Health Editor’s Note: Finding an “upside” to air pollution?….Carol
This Ink Is Made From Air Pollution
by Rachael Lallensack Smithsonian.com
On a trip to India in 2012, Anirudh Sharma captured a photo of a diesel generator blowing black soot against a white wall. That dark, triangular stain made Sharma, who was then a student at Massachusetts Institute of Technology’s Media Lab, think seriously about pollution—and also about pigments, like ink.
The black ink we use in our pens or in inkjet printers is essentially made from soot. The technical term for the substance is “carbon black,” and it is the powder that remains after burning coal or oil. The powder is mixed with a polymer and a solvent to turn it into smooth, flowing black rollerball ink.
“So, if you can do it with soot, can we do the same with air pollution?” Sharma explains. “The black color in the pen you use is made by burning fossil fuels to make ink. But you shouldn’t need to burn new fossil fuels just to make ink. Fossil fuels are already being burned.”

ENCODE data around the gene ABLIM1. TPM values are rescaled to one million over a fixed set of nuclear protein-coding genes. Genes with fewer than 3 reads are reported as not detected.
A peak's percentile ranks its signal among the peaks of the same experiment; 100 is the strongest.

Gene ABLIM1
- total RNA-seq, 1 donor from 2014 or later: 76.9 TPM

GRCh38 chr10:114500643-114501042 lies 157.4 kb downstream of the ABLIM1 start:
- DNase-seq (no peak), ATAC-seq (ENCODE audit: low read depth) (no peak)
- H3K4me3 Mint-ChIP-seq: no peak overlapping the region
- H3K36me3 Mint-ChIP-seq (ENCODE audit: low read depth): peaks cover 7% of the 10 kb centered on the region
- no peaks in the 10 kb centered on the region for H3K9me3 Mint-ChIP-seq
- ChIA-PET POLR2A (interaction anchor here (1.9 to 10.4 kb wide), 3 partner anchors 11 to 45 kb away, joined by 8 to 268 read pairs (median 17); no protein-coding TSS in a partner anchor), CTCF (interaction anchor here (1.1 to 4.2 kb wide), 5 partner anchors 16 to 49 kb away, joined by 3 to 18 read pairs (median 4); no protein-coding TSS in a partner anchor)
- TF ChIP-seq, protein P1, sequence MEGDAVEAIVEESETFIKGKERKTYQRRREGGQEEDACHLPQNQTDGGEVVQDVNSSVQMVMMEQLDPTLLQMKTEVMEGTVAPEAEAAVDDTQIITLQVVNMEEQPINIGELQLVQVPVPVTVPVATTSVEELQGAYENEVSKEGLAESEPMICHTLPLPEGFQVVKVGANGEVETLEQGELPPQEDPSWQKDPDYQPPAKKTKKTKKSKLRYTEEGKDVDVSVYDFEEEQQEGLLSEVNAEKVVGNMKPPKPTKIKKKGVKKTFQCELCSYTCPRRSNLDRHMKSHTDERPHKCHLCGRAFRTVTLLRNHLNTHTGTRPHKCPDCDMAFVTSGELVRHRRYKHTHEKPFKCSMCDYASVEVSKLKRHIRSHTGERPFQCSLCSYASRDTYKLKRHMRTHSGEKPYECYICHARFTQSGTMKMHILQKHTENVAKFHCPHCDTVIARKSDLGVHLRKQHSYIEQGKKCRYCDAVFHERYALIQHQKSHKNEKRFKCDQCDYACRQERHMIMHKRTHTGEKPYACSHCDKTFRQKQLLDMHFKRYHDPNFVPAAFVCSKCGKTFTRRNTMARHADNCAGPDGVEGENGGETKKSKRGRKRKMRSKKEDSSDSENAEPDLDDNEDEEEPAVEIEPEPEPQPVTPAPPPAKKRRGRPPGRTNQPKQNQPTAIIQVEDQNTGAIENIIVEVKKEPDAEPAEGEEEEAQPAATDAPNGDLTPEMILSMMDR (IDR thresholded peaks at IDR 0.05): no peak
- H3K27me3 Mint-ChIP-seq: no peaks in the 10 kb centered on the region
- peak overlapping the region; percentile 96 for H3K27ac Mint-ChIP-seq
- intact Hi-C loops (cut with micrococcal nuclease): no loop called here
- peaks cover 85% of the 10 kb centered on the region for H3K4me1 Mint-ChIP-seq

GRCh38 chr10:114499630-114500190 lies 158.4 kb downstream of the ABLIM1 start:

Carol graduated from Riverside White Cross School of Nursing in Columbus, Ohio and received her diploma as a registered nurse. She attended Bowling Green State University where she received a Bachelor of Arts Degree in History and Literature. She attended the University of Toledo, College of Nursing, and received a Master’s of Nursing Science Degree as an Educator.
She has traveled extensively, is a photographer, and writes on medical issues. Carol has three children RJ, Katherine, and Stephen – one daughter-in-law; Katie – two granddaughters; Isabella Marianna and Zoe Olivia – and one grandson, Alexander Paul. She also shares her life with her husband Gordon Duff, many cats, and two rescues.